(a) What made the agent become the kind of person who responds to such reasons.
(b) Physiological processes involved in the action, rather than causing the action.
However, there are some causal explanations of a different kind whose falsity would seem difficult to reconcile with the truth of an agent’s sincere statement of his reasons. Where the reason given is that a certain event occurred (e.g., the flashing of a signal) it seems plausible to hold that it also implies a causal explanation:
(c) What perceptible event occasioned the agent to act.
Thus, from the driver’s professed reason it is natural to draw the causal explanation that the flashing of a red signal caused him to stop the train. Wittgenstein, at any rate, believed that although we are more interested to explain human behaviour in terms of reasons, it mayalso be susceptible of correspondingcausal explanations. Hence although signals and linguistic utterances are primarily taken to give people reasons to respond to them, we can also regard language as a mechanism:
It is clear that language is used for occasioning [veranlassen] people to take actions. It is used for purposes like a mechanism and it is a mechanism. [VW 100f.; cf. PLP 122f., PI §495]
In the present example, Wittgenstein suggests, as a parallel causal account, that perhaps the driver’s ‘action [of braking] follows the stimulus [of the flashing light] in the manner of a reflex’ (VW 112f.).
Now the following problem arises: How can our fallibility about causal explanations be reconciled with our first-person authority about our reasons in cases where our reason seems to imply a certain causal explanation? In other words, if I may be wrong in thinking that a certain perceived event caused me to act, how can I be safe from error in declaring the occurrence of the event to be my reason for acting? Let us consider separately the two ways in which the causal statement may be false:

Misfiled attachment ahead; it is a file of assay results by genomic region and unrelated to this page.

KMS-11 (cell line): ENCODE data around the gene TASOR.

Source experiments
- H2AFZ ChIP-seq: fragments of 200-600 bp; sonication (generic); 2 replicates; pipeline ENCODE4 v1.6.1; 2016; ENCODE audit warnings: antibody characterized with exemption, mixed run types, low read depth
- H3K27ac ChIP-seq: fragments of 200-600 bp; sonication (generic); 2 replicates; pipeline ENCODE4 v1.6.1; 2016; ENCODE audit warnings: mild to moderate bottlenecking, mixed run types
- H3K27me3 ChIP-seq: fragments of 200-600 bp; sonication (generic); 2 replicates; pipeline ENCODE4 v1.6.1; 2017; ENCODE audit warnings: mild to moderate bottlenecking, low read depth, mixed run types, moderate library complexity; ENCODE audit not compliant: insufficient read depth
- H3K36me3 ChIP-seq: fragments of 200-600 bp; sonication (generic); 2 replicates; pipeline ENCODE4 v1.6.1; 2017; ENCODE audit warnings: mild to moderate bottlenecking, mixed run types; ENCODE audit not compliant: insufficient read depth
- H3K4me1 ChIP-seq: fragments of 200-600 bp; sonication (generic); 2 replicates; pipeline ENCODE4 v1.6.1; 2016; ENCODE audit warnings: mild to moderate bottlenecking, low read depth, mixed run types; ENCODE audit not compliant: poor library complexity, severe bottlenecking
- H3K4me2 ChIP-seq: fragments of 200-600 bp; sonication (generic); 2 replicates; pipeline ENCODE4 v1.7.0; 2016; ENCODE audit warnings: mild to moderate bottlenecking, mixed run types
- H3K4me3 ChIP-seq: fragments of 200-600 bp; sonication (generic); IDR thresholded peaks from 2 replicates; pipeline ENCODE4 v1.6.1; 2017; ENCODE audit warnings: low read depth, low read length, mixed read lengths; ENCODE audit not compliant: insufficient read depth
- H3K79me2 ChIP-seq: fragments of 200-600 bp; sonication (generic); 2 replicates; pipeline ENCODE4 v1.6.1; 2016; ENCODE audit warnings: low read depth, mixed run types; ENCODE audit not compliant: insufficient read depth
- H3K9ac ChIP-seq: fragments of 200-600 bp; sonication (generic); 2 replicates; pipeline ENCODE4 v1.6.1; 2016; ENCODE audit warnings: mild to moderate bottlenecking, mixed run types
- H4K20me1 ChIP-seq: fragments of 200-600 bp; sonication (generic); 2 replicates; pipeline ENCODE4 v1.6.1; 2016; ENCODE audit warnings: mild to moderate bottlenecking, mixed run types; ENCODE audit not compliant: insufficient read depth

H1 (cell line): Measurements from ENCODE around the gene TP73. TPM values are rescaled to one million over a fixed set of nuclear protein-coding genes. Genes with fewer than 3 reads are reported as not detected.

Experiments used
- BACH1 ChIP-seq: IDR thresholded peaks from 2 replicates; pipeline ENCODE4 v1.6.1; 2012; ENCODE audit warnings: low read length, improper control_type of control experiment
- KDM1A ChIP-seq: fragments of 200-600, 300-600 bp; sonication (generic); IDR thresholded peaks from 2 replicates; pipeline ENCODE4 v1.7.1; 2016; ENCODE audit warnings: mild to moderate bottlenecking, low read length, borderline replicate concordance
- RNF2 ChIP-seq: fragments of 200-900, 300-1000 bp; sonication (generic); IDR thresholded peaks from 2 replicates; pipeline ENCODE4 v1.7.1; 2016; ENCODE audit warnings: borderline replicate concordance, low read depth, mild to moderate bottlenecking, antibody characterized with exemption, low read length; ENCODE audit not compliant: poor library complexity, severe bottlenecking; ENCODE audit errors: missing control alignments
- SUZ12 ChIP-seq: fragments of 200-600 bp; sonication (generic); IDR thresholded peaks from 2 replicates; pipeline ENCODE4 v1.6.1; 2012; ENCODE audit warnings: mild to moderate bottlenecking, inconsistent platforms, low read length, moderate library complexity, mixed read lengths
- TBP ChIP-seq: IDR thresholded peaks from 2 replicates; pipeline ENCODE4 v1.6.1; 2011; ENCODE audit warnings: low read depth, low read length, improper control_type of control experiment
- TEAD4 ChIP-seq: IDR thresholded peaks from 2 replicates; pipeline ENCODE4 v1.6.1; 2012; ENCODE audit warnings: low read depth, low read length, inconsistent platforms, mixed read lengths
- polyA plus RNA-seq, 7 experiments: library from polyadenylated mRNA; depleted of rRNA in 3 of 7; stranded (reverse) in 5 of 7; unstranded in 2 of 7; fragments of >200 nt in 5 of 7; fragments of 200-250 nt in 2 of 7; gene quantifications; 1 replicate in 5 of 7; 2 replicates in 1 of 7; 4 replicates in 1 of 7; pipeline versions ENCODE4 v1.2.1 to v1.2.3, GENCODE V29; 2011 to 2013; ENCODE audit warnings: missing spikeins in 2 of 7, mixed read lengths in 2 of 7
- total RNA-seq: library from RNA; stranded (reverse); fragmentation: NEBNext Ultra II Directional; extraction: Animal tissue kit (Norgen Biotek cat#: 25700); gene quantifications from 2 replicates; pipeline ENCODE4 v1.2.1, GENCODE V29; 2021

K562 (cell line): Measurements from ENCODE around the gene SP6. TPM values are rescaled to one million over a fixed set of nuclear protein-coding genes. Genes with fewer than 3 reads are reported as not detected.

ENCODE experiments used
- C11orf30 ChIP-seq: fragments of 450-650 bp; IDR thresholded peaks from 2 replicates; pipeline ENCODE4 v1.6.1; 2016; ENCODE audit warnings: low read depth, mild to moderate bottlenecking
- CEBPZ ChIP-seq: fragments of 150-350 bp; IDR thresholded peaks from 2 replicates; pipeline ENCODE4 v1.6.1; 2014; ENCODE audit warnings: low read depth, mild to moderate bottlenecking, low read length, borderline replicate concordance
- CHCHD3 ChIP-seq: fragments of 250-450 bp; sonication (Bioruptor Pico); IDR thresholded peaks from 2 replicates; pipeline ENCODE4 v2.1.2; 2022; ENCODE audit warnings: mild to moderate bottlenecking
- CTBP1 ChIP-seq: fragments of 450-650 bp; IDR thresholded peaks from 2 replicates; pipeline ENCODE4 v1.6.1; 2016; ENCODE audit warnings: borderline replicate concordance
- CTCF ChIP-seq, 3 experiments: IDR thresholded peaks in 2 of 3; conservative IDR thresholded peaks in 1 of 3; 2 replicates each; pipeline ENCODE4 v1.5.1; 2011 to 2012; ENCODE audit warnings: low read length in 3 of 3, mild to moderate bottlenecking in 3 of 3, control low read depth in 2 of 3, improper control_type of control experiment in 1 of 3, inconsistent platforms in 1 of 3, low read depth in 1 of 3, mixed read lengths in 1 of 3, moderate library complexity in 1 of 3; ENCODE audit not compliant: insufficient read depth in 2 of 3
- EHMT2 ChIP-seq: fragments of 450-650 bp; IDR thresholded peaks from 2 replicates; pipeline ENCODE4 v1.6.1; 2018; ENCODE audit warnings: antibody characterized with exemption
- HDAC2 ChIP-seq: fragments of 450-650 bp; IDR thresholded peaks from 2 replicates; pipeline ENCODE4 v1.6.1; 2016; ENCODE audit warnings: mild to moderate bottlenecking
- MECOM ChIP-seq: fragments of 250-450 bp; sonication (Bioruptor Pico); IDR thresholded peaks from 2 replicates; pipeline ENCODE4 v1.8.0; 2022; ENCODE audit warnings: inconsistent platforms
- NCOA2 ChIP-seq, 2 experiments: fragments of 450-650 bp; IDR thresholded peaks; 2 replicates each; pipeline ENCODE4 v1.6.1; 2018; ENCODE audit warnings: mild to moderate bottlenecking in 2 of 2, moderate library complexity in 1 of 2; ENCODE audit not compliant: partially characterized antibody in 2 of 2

(i) The event in question did not in fact occur.
(ii) The event occurred, but did not in fact cause the action.
Ad (i): Suppose the driver was mistaken in his impression that there was a red signal. Would it still be correct to say that the reason why he stopped was that a red light was flashing? Jonathan Dancy thinks so. He argues that explanations such as ‘His reason for doing it was that p’ are not factive: they report the considerations the agent regarded as justifying the action, without committing the speaker to the truth of those considerations. For ‘a thing believed that is not the case can still explain an action’ (Dancy 2000, 134). Dancy concedes, however, that there may be something like a conversational implicature to the effect that if the speaker simply reports the agent’s reason he is naturally taken to endorse it. Hence, if we regard an agent’s professed reason as false we will normally distance ourselves from it by inserting an expression like ‘he believed that’. So in the error case we may prefer to say: